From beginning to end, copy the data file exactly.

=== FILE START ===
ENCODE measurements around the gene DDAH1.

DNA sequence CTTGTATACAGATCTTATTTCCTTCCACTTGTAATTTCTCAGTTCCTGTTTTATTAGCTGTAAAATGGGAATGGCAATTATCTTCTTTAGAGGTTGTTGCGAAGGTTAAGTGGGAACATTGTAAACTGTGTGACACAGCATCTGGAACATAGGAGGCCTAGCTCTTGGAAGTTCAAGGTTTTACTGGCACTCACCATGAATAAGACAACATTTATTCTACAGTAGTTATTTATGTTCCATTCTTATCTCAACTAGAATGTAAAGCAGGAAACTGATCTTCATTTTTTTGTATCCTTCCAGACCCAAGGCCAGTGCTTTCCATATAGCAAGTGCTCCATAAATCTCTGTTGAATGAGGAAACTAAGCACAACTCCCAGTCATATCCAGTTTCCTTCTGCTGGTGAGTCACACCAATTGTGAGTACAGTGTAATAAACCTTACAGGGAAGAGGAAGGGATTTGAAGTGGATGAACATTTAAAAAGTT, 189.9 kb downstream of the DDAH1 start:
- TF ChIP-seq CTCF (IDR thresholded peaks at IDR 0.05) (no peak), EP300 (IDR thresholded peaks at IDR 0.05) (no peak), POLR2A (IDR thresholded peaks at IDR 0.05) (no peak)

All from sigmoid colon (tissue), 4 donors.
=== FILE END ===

ENCODE measurements around the gene DDAH1.

DNA sequence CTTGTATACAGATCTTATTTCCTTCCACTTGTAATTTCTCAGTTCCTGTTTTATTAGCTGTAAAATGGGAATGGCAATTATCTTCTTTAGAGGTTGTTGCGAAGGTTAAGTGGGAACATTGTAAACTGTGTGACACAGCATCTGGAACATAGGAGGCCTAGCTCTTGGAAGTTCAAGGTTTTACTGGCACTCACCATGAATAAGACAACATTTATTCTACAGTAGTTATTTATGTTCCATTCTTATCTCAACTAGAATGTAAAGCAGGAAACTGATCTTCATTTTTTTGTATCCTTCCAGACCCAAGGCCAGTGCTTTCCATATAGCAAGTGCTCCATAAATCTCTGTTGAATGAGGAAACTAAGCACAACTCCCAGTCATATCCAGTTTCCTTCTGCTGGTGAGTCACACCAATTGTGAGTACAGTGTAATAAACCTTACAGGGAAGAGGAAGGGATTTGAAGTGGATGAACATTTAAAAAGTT, 189.9 kb downstream of the DDAH1 start:
- TF ChIP-seq CTCF (IDR thresholded peaks at IDR 0.05) (no peak), EP300 (IDR thresholded peaks at IDR 0.05) (no peak), POLR2A (IDR thresholded peaks at IDR 0.05) (no peak)

All from sigmoid colon (tissue), 4 donors.